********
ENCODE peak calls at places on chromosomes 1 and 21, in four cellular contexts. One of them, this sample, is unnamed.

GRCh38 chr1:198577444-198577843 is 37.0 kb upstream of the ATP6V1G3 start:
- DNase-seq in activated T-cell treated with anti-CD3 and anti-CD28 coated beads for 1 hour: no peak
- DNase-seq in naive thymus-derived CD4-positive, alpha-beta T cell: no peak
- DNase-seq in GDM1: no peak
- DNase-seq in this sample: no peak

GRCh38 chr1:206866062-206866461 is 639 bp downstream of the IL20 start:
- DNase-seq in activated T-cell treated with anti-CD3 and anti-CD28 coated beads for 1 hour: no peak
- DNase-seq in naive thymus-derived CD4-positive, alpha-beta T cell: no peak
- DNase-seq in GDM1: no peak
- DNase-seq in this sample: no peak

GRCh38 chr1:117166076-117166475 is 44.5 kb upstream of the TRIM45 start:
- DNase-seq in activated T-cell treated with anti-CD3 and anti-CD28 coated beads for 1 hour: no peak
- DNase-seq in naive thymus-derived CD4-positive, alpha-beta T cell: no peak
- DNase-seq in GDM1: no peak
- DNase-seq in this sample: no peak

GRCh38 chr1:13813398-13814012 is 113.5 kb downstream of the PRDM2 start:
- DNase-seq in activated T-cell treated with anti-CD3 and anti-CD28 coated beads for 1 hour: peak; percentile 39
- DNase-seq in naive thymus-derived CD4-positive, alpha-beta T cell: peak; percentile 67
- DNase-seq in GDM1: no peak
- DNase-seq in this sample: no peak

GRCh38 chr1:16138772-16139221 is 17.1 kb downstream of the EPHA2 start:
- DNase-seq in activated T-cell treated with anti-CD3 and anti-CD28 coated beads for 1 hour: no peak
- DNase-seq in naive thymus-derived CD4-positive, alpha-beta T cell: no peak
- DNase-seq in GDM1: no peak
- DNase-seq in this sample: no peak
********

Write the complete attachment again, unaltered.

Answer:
ENCODE peak calls at places on chromosomes 1 and 21, in four cellular contexts. One of them, this sample, is unnamed.

GRCh38 chr1:198577444-198577843 is 37.0 kb upstream of the ATP6V1G3 start:
- DNase-seq in activated T-cell treated with anti-CD3 and anti-CD28 coated beads for 1 hour: no peak
- DNase-seq in naive thymus-derived CD4-positive, alpha-beta T cell: no peak
- DNase-seq in GDM1: no peak
- DNase-seq in this sample: no peak

GRCh38 chr1:206866062-206866461 is 639 bp downstream of the IL20 start:
- DNase-seq in activated T-cell treated with anti-CD3 and anti-CD28 coated beads for 1 hour: no peak
- DNase-seq in naive thymus-derived CD4-positive, alpha-beta T cell: no peak
- DNase-seq in GDM1: no peak
- DNase-seq in this sample: no peak

GRCh38 chr1:117166076-117166475 is 44.5 kb upstream of the TRIM45 start:
- DNase-seq in activated T-cell treated with anti-CD3 and anti-CD28 coated beads for 1 hour: no peak
- DNase-seq in naive thymus-derived CD4-positive, alpha-beta T cell: no peak
- DNase-seq in GDM1: no peak
- DNase-seq in this sample: no peak

GRCh38 chr1:13813398-13814012 is 113.5 kb downstream of the PRDM2 start:
- DNase-seq in activated T-cell treated with anti-CD3 and anti-CD28 coated beads for 1 hour: peak; percentile 39
- DNase-seq in naive thymus-derived CD4-positive, alpha-beta T cell: peak; percentile 67
- DNase-seq in GDM1: no peak
- DNase-seq in this sample: no peak

GRCh38 chr1:16138772-16139221 is 17.1 kb downstream of the EPHA2 start:
- DNase-seq in activated T-cell treated with anti-CD3 and anti-CD28 coated beads for 1 hour: no peak
- DNase-seq in naive thymus-derived CD4-positive, alpha-beta T cell: no peak
- DNase-seq in GDM1: no peak
- DNase-seq in this sample: no peak